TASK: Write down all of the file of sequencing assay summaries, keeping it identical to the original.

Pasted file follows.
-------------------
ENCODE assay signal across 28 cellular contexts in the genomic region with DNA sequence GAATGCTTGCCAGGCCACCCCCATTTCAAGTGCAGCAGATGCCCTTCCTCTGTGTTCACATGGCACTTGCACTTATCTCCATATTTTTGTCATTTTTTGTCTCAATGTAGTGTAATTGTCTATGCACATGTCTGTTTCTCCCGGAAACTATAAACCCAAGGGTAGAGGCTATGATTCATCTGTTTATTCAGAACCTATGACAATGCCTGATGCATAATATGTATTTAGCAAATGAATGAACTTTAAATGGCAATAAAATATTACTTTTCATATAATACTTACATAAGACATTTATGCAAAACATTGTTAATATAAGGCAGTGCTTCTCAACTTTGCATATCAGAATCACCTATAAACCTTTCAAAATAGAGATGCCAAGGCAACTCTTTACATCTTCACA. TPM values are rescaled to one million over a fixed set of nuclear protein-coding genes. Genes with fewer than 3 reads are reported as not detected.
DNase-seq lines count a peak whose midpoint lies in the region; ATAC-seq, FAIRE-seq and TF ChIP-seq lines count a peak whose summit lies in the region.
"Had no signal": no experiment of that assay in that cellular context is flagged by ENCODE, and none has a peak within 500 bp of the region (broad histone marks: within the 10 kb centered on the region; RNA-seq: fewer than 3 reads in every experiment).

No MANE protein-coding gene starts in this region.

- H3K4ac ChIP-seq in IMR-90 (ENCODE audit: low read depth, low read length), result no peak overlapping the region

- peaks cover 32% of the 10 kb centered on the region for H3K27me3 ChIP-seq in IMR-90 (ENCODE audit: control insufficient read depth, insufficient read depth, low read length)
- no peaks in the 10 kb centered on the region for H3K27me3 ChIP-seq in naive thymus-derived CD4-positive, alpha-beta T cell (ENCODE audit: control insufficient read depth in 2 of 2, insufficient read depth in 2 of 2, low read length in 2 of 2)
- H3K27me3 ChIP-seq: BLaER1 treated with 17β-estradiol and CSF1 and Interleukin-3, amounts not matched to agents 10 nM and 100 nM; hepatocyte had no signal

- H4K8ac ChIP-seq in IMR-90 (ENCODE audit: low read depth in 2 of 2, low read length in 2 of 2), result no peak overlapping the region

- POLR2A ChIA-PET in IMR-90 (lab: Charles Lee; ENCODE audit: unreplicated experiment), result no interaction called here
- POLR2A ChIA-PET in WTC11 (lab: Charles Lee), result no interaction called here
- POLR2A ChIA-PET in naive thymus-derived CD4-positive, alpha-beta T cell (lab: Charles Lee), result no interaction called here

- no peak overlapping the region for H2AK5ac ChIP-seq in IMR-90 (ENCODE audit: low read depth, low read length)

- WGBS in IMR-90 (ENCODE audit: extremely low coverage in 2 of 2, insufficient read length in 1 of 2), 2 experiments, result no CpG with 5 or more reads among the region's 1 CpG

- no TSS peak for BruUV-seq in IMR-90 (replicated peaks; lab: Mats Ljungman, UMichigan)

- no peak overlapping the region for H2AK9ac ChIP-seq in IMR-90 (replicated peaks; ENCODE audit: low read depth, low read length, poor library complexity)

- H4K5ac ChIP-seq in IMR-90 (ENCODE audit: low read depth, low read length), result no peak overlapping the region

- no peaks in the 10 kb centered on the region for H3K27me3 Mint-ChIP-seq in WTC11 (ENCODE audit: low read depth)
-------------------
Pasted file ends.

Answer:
ENCODE assay signal across 28 cellular contexts in the genomic region with DNA sequence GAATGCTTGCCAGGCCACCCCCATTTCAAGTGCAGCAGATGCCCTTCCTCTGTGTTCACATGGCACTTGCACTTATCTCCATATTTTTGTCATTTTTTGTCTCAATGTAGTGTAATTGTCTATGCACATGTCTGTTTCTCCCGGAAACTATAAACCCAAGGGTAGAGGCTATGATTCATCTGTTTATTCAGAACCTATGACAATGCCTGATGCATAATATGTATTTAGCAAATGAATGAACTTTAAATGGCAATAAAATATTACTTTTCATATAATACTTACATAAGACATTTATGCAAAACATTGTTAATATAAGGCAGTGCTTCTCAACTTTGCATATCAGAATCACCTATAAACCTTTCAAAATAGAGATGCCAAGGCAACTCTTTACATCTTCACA. TPM values are rescaled to one million over a fixed set of nuclear protein-coding genes. Genes with fewer than 3 reads are reported as not detected.
DNase-seq lines count a peak whose midpoint lies in the region; ATAC-seq, FAIRE-seq and TF ChIP-seq lines count a peak whose summit lies in the region.
"Had no signal": no experiment of that assay in that cellular context is flagged by ENCODE, and none has a peak within 500 bp of the region (broad histone marks: within the 10 kb centered on the region; RNA-seq: fewer than 3 reads in every experiment).

No MANE protein-coding gene starts in this region.

- H3K4ac ChIP-seq in IMR-90 (ENCODE audit: low read depth, low read length), result no peak overlapping the region

- peaks cover 32% of the 10 kb centered on the region for H3K27me3 ChIP-seq in IMR-90 (ENCODE audit: control insufficient read depth, insufficient read depth, low read length)
- no peaks in the 10 kb centered on the region for H3K27me3 ChIP-seq in naive thymus-derived CD4-positive, alpha-beta T cell (ENCODE audit: control insufficient read depth in 2 of 2, insufficient read depth in 2 of 2, low read length in 2 of 2)
- H3K27me3 ChIP-seq: BLaER1 treated with 17β-estradiol and CSF1 and Interleukin-3, amounts not matched to agents 10 nM and 100 nM; hepatocyte had no signal

- H4K8ac ChIP-seq in IMR-90 (ENCODE audit: low read depth in 2 of 2, low read length in 2 of 2), result no peak overlapping the region

- POLR2A ChIA-PET in IMR-90 (lab: Charles Lee; ENCODE audit: unreplicated experiment), result no interaction called here
- POLR2A ChIA-PET in WTC11 (lab: Charles Lee), result no interaction called here
- POLR2A ChIA-PET in naive thymus-derived CD4-positive, alpha-beta T cell (lab: Charles Lee), result no interaction called here

- no peak overlapping the region for H2AK5ac ChIP-seq in IMR-90 (ENCODE audit: low read depth, low read length)

- WGBS in IMR-90 (ENCODE audit: extremely low coverage in 2 of 2, insufficient read length in 1 of 2), 2 experiments, result no CpG with 5 or more reads among the region's 1 CpG

- no TSS peak for BruUV-seq in IMR-90 (replicated peaks; lab: Mats Ljungman, UMichigan)

- no peak overlapping the region for H2AK9ac ChIP-seq in IMR-90 (replicated peaks; ENCODE audit: low read depth, low read length, poor library complexity)

- H4K5ac ChIP-seq in IMR-90 (ENCODE audit: low read depth, low read length), result no peak overlapping the region

- no peaks in the 10 kb centered on the region for H3K27me3 Mint-ChIP-seq in WTC11 (ENCODE audit: low read depth)